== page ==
RY: What do you say to your congregants who say “Well, I also, you know, understand that there are people who might be gay or lesbian, but I just don’t want them as my bishop, as Gene Robinson is now in New Hampshire; or to be married in
the church that I also attend.” What do you.. what do you say to them?
KJS: Well, it’s a challenge. But I think God calls us into challenging situations, I think that’s how we grow. The Early church dealt with it.. the place of Ggentiles in the church, do new Gentile converts have to be circumcised, did they have to live by
Jewish dietary laws, or could they be welcomed as they were? There will be another group after gay and lesbian Christians—I don’t know who it will be, but there will be another one, because that’s who we are as human beings.
RY: You mentioned that you were a scientist. I remember recently I was on a little field trip with A.O. Wilson, the scientist—
KJS: Oh, my..
RY:—and he calls himself a secular humanist, and he just says that as a scientist, he just has looked and looked and looked, and he’d be—he’s said ‘I’d love to be the one to prove there was a God—wouldn’t that be the greatest sceintific discovery?” But he can’t see the proof. How about you? As a scientist, and scientists want to see proof of something, how do you—how are you then also a person of faith?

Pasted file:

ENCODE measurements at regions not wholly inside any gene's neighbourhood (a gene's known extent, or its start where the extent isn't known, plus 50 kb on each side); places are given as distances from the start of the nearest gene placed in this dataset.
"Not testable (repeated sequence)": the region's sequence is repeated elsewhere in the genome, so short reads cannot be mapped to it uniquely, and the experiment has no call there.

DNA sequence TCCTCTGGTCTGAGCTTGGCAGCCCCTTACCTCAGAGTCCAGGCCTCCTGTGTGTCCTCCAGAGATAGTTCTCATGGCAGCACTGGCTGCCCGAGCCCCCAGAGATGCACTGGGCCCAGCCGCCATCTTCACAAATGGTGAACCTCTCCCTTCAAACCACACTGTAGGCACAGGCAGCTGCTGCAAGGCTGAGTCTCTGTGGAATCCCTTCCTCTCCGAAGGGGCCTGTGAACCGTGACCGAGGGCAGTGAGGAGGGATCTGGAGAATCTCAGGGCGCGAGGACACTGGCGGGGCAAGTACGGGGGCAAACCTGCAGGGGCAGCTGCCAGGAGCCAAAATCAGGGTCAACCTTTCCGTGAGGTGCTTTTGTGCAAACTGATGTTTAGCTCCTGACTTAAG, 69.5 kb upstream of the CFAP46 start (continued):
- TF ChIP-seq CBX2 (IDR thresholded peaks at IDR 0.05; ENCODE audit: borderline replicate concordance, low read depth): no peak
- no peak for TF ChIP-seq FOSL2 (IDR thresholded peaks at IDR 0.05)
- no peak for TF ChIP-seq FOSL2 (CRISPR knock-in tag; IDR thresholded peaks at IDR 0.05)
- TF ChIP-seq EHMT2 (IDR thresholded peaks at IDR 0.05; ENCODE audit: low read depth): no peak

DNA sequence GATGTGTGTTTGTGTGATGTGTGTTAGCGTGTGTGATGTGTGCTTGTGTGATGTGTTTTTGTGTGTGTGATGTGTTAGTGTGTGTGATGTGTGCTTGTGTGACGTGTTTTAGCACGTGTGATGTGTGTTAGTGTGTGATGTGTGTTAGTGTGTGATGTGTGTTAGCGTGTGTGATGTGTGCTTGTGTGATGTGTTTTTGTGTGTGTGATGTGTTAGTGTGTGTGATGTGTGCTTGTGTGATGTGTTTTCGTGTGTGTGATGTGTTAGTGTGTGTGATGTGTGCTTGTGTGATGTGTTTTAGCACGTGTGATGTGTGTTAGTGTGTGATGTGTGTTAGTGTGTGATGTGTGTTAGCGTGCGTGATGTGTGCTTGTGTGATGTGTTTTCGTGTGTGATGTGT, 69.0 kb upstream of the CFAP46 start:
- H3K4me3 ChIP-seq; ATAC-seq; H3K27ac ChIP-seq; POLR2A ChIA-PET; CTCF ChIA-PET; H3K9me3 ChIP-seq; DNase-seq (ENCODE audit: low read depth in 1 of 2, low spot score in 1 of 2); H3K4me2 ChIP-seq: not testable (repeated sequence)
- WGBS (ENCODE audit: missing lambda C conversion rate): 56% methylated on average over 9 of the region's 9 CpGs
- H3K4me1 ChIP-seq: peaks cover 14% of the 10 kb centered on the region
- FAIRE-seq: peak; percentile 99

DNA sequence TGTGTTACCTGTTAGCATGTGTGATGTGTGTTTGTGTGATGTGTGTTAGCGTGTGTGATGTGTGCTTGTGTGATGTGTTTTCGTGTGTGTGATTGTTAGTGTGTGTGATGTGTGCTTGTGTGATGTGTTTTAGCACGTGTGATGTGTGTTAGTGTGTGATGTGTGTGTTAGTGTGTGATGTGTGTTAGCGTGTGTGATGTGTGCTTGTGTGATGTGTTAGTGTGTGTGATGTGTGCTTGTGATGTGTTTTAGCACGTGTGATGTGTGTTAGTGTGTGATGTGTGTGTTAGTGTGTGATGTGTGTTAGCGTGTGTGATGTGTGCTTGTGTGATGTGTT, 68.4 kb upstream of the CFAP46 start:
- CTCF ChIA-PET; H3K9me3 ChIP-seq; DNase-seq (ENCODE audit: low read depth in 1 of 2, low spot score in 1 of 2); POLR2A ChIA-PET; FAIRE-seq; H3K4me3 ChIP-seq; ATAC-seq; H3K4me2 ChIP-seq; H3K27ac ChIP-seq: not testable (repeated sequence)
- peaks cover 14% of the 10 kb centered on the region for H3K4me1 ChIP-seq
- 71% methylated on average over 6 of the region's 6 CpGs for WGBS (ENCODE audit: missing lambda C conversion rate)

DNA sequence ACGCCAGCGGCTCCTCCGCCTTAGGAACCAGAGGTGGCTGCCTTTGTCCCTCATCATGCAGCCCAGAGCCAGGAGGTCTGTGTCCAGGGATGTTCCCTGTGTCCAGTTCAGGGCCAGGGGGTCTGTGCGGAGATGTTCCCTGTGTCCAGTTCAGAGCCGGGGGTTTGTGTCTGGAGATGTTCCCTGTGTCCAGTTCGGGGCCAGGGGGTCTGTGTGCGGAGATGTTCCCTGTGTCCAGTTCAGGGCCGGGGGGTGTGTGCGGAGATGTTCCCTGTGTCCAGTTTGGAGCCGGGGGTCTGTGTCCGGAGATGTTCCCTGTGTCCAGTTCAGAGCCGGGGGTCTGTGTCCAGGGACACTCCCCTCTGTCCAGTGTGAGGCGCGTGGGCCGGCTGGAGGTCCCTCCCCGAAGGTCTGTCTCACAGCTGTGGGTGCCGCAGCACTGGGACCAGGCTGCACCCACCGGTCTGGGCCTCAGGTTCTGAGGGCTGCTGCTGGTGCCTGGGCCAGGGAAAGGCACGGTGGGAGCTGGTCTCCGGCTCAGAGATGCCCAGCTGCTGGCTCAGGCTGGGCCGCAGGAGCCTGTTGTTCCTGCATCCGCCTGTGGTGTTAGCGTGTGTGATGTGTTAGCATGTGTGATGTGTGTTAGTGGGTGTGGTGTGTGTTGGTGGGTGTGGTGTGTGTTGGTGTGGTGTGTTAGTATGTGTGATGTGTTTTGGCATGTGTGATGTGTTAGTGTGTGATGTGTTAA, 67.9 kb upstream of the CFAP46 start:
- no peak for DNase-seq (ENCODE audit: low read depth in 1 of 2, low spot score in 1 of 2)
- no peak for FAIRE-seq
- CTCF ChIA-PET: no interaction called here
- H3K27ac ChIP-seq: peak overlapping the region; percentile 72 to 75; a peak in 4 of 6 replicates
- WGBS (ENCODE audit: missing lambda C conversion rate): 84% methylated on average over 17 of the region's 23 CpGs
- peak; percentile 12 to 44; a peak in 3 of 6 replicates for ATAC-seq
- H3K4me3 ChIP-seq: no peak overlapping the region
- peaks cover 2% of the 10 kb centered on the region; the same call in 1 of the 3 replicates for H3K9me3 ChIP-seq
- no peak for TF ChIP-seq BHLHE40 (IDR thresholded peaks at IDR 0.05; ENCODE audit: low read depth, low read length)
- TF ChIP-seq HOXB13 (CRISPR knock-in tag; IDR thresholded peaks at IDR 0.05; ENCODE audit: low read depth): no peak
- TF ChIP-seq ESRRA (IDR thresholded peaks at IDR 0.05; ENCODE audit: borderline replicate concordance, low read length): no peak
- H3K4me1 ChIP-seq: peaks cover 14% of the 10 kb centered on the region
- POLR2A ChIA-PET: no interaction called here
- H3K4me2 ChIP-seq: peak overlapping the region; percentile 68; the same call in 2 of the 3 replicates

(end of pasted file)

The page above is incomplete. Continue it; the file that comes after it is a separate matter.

KJS: I came back—I was, uh, raised, you know, in the church—and I came back to the church as an adult when I was in graduate school, and began to read the physicists, who talk about mystery—Heisenberg, and Bohr, and Einstein. Here were people who were going down the same kinds of roads that I had gone down, saying “No, there’s something innately mysterious about creation, something beyond what we can deal with in scientific terms.” Hard science asks questions about ‘how, and ‘what’; and faith-traditions ask questions of meaning: what does it mean to be a human being in this world? How can I live a life that is good? Uhh…
RY: TIME Magazine asked you an interesting question, we thought, “Is belief in Jesus the only way to get to heaven?” And your answer, equally interesting, you said “We who practice the Christian tradition understand him as our vehicle to the divine. But for us to assume that God could not act in other ways is, I think, to put God in an awfully small box.” And I read that and I said “What are you: a Unitarian?!?” [laughs] What are you—that is another concern for people, because, they say Scripture says that Jesus says he was The Light and The Way and the only way to God the Father.